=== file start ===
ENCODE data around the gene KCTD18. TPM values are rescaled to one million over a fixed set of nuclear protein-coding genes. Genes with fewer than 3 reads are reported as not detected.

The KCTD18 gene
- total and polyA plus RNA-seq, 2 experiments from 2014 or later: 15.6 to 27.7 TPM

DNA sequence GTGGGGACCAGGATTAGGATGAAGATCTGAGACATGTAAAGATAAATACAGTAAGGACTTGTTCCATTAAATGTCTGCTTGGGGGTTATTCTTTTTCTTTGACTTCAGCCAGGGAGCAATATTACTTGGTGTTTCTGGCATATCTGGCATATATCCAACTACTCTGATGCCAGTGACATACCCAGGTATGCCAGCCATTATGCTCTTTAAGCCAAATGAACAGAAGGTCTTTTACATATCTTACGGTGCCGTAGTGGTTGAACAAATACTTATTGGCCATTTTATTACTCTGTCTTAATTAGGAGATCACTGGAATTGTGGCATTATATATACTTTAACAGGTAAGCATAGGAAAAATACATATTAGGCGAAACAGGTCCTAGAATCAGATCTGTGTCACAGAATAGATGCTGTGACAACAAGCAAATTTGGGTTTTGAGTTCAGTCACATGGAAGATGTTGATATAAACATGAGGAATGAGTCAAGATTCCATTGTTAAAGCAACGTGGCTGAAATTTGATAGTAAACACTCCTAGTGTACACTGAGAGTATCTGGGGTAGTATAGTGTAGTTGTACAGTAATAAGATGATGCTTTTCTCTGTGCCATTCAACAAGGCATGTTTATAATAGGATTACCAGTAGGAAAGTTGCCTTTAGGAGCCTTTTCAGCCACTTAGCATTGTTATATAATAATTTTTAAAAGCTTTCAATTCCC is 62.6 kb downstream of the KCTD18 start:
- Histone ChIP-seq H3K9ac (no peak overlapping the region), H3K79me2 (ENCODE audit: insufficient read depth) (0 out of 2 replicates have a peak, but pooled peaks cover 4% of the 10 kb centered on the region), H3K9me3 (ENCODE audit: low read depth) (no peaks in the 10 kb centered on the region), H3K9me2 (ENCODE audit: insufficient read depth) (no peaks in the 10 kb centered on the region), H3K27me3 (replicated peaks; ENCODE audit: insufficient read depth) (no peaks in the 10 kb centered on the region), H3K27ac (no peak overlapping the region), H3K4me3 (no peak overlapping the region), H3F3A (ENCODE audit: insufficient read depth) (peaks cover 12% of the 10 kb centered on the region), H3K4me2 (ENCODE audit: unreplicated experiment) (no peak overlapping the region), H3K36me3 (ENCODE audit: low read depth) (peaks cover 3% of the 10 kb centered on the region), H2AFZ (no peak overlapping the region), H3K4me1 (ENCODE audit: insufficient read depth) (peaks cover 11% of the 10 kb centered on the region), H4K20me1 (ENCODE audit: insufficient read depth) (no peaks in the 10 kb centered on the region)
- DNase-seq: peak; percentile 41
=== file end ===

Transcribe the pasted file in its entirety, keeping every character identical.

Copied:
ENCODE data around the gene KCTD18. TPM values are rescaled to one million over a fixed set of nuclear protein-coding genes. Genes with fewer than 3 reads are reported as not detected.

The KCTD18 gene
- total and polyA plus RNA-seq, 2 experiments from 2014 or later: 15.6 to 27.7 TPM

DNA sequence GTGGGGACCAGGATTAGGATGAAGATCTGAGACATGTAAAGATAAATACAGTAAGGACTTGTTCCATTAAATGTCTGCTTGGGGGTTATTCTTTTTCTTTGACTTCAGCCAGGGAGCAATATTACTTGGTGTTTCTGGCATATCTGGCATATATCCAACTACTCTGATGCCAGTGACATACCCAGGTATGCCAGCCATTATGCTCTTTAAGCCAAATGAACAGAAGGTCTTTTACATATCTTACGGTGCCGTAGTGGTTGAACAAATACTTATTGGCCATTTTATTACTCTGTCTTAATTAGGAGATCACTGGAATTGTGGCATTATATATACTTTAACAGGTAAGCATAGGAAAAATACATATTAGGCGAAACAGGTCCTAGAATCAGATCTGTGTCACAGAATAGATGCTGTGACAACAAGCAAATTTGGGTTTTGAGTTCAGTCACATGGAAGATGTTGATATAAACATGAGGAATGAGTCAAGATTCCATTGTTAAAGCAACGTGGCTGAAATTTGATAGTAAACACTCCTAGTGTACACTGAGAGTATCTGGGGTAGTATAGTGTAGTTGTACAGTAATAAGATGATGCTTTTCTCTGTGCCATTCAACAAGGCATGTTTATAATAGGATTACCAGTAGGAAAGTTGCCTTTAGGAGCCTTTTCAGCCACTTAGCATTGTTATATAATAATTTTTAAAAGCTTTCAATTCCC is 62.6 kb downstream of the KCTD18 start:
- Histone ChIP-seq H3K9ac (no peak overlapping the region), H3K79me2 (ENCODE audit: insufficient read depth) (0 out of 2 replicates have a peak, but pooled peaks cover 4% of the 10 kb centered on the region), H3K9me3 (ENCODE audit: low read depth) (no peaks in the 10 kb centered on the region), H3K9me2 (ENCODE audit: insufficient read depth) (no peaks in the 10 kb centered on the region), H3K27me3 (replicated peaks; ENCODE audit: insufficient read depth) (no peaks in the 10 kb centered on the region), H3K27ac (no peak overlapping the region), H3K4me3 (no peak overlapping the region), H3F3A (ENCODE audit: insufficient read depth) (peaks cover 12% of the 10 kb centered on the region), H3K4me2 (ENCODE audit: unreplicated experiment) (no peak overlapping the region), H3K36me3 (ENCODE audit: low read depth) (peaks cover 3% of the 10 kb centered on the region), H2AFZ (no peak overlapping the region), H3K4me1 (ENCODE audit: insufficient read depth) (peaks cover 11% of the 10 kb centered on the region), H4K20me1 (ENCODE audit: insufficient read depth) (no peaks in the 10 kb centered on the region)
- DNase-seq: peak; percentile 41